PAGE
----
The Mars helicopter Ingenuity has completed its third flight of the year, as well as its 40th flight since landing with the Perseverance rover at the Jezero crater in February 2021. Despite being designed for only five flights and having to endure the Martian winter, the small helicopter is still running strong as it approaches its second anniversary on Mars.
On its 40th trip, the helicopter flew from Airfield Z to Airfield Beta, on its way to join the Perseverance rover as it explored the Jezero river delta.
When looking for signs of ancient life that might have existed when water was prevalent on the planet’s surface billions of years ago, it will help the rover scout ahead and pinpoint safe driving routes.
Each Ingenuity flight is documented in detail in the Flight Log, which also includes the flight’s duration and itinerary as well as the maximum altitude and maximum groundspeed the helicopter could reach during the flight.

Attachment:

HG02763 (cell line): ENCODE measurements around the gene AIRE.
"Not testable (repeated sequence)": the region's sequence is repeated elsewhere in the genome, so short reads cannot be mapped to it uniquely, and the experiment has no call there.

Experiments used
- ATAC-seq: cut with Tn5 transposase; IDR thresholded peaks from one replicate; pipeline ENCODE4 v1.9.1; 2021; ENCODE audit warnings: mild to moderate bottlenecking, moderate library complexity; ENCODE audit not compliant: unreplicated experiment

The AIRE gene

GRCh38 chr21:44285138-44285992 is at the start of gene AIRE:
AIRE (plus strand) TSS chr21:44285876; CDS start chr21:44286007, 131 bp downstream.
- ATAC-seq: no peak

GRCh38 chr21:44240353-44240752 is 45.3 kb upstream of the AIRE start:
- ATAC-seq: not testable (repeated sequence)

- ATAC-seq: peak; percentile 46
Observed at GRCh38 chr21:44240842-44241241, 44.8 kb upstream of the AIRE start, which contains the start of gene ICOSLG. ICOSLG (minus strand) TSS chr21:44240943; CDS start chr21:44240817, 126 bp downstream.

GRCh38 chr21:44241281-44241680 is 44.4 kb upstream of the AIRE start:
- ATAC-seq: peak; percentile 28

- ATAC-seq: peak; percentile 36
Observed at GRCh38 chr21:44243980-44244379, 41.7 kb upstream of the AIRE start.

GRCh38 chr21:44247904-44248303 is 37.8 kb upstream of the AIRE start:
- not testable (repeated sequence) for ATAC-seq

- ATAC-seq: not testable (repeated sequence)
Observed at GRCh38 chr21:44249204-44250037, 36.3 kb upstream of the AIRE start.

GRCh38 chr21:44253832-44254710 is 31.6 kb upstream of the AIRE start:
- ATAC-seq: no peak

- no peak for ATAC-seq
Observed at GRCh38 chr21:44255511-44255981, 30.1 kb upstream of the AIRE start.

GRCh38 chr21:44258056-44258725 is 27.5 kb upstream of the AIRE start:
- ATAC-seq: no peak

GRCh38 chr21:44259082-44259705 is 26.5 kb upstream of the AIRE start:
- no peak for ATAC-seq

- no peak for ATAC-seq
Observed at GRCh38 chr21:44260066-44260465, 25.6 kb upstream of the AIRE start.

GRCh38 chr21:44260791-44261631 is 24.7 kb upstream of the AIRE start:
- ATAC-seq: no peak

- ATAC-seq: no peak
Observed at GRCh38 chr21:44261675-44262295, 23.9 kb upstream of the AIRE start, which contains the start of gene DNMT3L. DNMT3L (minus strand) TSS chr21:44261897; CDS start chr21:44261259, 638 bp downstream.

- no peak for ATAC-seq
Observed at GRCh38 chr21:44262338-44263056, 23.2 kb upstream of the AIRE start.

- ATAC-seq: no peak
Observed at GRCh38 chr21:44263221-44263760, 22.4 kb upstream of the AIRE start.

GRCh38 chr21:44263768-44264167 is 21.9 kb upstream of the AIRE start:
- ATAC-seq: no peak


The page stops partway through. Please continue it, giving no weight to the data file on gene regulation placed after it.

For Flight 40, Ingenuity covered a distance of 584 feet (178 metres), rose 33 feet (10 metres), reached a speed of 3.2 metres per second, and hovered in the air for just over 90 seconds.
While in the air, Ingenuity uses both its 0.5-megapixel black-and-white navigation camera and its 13-megapixel colour camera to snap pictures. The helicopter’s internal computer uses the navigation camera to calculate the position and altitude of the craft, which is pointed downward and toward the surface. The helicopter will often capture a few colour photographs throughout a flight, but many more black and white ones are necessary for the chopper to fly properly.
The navigation photographs are made available to the public together with all other pictures that Ingenuity takes. So you may peruse the gallery here if you’ve ever wanted to see what Mars looks like from a helicopter’s perspective. Here is the gallery for the most recent flight, which includes two colour and 10 black and white pictures.